On December 15, 1976, residents of the Northampton State Hospital in Massachusetts filed a class action lawsuit under 42 U.S.C. § 1983 against the State of Massachusetts in the U.S. District Court for the District of Massachusetts. The plaintiffs alleged that the defendants had violated their constitutional rights by failing to provide them with suitable treatment under the least restrictive conditions, by discriminating against them with respect to benefit allocation pursuant to federal statutory programs, failing to provide alternative housing arrangements, failing to provide adequate mental health care, and failing to provide programming for them.
On January 6, 1978, the parties entered into a Consent Decree in the case. The Decree provided for changes in the areas of programming, staffing, transportation, vocational training, job placement, medical care, counseling, provision of alternative care environments and housing arrangements, funding, and mental health care requirements.
On March 19, 1981, the U.S. District Court for the District of Massachusetts (Judge Frank Harlan Freedman) found that the defendants had failed to comply with the terms of the Consent Decree by failing to release funding for the programs specified by the Decree in a timely manner. The Court ordered the defendants to release the funds and to account for all expenditures. The defendants appealed.
On August 19, 1981, the District Court (Judge Freedman) held that the plan proposed by the defendants for retraining all hospital and community employees was inadequate. The Court then ordered the state to develop a plan for a system of independently and legally trained advocates, all of whom would be paid by the state and capable of representing clients in connection with legal issues arising from their disability or status of prior or concurrent institutionalization. Brewster v. Dukakis, 520 F.Supp. 882 (D.Mass. 1981). The defendants appealed.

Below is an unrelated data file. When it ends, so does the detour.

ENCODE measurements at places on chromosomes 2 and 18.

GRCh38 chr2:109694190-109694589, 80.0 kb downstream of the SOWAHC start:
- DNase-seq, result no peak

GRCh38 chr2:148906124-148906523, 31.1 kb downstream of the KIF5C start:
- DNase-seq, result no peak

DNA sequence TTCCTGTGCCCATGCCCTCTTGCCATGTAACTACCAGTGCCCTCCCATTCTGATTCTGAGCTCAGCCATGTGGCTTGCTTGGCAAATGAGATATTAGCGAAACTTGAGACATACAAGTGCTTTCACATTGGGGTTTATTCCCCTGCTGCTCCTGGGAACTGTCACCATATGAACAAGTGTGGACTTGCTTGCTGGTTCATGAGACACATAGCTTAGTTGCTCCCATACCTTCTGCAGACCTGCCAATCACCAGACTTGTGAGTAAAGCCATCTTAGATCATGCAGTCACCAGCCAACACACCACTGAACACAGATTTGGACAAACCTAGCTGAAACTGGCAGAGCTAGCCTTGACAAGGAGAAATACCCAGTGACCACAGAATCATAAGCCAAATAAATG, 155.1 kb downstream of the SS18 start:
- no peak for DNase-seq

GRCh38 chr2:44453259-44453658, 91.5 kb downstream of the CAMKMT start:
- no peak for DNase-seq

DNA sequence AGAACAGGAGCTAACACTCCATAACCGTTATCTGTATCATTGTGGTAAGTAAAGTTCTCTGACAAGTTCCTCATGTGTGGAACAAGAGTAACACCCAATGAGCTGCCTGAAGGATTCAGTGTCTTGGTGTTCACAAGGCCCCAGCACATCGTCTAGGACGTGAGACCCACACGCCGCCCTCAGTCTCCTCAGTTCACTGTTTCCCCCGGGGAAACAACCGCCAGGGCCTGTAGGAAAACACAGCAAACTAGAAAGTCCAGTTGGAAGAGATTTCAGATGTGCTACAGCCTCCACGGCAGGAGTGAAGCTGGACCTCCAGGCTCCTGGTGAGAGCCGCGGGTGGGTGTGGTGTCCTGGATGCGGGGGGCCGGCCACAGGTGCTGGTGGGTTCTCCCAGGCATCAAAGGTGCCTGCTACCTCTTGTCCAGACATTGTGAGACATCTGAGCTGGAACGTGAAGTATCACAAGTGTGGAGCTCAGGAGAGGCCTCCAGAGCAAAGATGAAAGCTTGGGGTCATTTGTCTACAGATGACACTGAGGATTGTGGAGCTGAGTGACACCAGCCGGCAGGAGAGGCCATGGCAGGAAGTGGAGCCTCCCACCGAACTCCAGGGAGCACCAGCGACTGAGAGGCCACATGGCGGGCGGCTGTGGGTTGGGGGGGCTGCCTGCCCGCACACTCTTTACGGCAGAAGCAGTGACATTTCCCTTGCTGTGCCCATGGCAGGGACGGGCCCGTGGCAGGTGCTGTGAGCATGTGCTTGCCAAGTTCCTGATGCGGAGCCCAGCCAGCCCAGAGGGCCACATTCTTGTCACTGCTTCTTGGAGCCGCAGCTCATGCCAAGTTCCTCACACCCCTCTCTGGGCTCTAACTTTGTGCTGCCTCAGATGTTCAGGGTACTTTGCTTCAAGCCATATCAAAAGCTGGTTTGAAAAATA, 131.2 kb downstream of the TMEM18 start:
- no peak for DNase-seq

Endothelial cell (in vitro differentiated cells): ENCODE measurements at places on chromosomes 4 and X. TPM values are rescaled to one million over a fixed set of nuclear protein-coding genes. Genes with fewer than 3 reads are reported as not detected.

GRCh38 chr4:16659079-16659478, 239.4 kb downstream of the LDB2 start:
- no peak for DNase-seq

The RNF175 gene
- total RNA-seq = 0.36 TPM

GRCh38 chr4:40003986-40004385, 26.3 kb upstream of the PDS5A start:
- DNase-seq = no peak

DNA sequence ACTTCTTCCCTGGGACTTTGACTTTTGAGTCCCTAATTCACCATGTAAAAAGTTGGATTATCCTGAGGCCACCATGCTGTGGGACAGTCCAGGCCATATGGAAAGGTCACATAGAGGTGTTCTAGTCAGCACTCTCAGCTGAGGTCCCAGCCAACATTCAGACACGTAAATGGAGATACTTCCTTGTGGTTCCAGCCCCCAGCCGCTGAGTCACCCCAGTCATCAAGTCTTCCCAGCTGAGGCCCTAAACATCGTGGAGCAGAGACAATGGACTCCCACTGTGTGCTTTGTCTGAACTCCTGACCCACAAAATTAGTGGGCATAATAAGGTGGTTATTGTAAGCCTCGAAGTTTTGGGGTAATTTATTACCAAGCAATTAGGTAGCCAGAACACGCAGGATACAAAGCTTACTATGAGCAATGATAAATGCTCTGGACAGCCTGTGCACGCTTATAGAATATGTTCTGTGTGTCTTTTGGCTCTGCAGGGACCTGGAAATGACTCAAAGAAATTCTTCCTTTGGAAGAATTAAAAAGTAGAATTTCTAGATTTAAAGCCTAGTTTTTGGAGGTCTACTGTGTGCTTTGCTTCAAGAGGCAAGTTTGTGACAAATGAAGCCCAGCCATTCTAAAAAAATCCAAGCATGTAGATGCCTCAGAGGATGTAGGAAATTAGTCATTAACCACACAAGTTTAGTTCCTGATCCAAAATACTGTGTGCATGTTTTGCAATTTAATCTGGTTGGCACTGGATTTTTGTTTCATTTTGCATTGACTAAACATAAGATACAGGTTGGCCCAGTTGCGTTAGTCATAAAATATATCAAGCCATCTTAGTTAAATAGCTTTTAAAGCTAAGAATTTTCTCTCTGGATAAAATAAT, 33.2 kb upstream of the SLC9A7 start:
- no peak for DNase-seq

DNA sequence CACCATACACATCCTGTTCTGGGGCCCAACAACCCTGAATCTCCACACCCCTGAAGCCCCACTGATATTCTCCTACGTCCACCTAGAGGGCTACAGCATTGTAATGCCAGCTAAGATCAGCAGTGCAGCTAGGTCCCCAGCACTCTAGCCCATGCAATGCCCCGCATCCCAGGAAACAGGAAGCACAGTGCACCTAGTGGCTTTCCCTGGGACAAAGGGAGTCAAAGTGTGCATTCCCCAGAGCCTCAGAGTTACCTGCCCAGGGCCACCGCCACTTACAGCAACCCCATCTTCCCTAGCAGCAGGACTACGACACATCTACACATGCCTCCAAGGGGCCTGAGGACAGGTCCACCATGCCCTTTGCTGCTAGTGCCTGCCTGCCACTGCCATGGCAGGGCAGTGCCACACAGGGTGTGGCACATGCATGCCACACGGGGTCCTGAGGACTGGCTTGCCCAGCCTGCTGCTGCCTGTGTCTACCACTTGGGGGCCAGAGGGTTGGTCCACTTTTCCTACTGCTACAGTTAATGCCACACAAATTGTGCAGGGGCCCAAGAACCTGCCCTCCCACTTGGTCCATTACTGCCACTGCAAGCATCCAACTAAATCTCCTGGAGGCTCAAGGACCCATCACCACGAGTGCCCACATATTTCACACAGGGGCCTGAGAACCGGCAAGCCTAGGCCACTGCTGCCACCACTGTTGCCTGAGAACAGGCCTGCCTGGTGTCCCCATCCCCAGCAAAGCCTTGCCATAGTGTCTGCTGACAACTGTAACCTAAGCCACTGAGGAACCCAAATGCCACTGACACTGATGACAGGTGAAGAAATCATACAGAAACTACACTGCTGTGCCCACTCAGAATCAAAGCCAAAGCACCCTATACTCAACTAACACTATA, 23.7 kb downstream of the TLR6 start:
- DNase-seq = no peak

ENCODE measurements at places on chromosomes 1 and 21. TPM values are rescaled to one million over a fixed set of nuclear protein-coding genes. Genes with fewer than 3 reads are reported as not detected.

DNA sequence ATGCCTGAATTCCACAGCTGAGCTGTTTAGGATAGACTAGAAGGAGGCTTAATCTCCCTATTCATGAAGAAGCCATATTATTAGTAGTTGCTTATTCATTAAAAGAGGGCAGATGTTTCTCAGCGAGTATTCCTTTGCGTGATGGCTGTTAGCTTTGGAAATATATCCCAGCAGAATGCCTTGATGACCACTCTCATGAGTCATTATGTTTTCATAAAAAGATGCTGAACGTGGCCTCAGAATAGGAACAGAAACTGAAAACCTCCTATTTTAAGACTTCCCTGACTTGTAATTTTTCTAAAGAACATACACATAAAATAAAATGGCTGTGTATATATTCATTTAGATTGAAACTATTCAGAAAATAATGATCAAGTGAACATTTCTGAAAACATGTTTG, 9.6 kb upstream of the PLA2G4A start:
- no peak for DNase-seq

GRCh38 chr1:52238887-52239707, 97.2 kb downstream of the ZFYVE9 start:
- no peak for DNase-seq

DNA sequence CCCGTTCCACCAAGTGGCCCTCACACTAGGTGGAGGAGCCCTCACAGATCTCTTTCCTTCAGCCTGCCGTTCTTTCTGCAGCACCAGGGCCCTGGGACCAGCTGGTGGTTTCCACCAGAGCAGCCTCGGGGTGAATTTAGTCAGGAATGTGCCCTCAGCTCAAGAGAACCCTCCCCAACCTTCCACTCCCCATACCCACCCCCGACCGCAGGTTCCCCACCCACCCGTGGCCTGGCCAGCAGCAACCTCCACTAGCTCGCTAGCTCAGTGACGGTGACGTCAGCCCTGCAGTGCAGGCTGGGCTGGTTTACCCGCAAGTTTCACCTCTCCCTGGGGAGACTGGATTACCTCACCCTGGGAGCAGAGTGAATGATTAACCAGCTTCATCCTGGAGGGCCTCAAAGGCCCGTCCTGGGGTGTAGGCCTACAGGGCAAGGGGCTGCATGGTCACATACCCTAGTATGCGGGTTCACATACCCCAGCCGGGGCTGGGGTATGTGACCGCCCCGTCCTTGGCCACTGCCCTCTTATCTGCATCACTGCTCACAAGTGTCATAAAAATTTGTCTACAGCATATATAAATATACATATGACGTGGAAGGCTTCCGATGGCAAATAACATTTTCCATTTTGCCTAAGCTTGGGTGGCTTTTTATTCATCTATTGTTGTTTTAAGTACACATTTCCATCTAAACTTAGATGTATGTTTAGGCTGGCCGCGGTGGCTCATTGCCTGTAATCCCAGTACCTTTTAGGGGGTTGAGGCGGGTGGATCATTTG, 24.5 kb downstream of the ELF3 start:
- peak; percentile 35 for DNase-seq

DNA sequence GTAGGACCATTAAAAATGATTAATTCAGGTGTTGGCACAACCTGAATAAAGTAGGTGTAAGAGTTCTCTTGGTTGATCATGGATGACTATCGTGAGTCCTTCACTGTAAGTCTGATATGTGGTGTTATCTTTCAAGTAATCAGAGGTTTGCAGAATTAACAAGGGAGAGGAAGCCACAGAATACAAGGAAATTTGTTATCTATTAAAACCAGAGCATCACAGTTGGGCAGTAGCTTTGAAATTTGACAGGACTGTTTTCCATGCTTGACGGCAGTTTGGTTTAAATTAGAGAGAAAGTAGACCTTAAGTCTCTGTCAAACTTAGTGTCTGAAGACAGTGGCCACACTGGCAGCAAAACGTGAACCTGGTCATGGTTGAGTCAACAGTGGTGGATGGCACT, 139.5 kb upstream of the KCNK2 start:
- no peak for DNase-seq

On November 16, 1981, the U.S. Court of Appeals for the First Circuit (Judges Levin Hicks Campbell, Hugh Henry Bownes, and Stephen Gerald Breyer) issues a temporary injunction to stay the District Court's order that the defendants must immediately release funding pursuant to the consent decree. On December 23, 1981, the District Court (Judge Freeman) issued an order compelling defendants to implement certain provisions of the Consent Decree and extending the time that the defendants had to obtain funding. The defendants appealed.
On March 24, 1982, the First Circuit (Judge Frank Morey Coffin) upheld the District Court's order with the modification that the defendants could not be required to go beyond what their good-faith professional best efforts could reasonably be expected to accomplish. Brewster v. Dukakis, 675 F.2d 1 (1st Cir. 1982).
On June 28, 1982, the First Circuit (Judge Breyer) vacated the District Court's order regarding the provision of a legal services program, holding that the District Court had no legal authority to require the Commonwealth to pay for a broad legal services program for mentally ill and retarded people. Brewster v. Dukakis, 687 F.2d 495 (1st Cir. 1982).
On July 16, 1982, the District Court (Judge Freedman) ordered the defendants to pay $386,204.01 in attorneys' fees to the plaintiffs. Brewster v. Dukakis, 544 F.Supp. 1069 (D.Mass. 1982). The defendants appealed. On March 14, 1986, the First Circuit (Judge Coffin) affirmed the District Court's attorney fee award, with a $5000 reduction of the fee. Brewster v. Dukakis, 786 F.2d 16 (1st Cir. 1986).
On March 12, 1987, the District Court (Judge Freedman) issued an order of disengagement, finding that the parties had substantially complied with the Consent Decree and holding that the case would be closed within three years if the Court found that the Decree had been fully accomplished within that time period.
On January 6, 1992, the District Court vacated the Consent Decree and dismissed the case. Kristen Sagar - 01/03/2007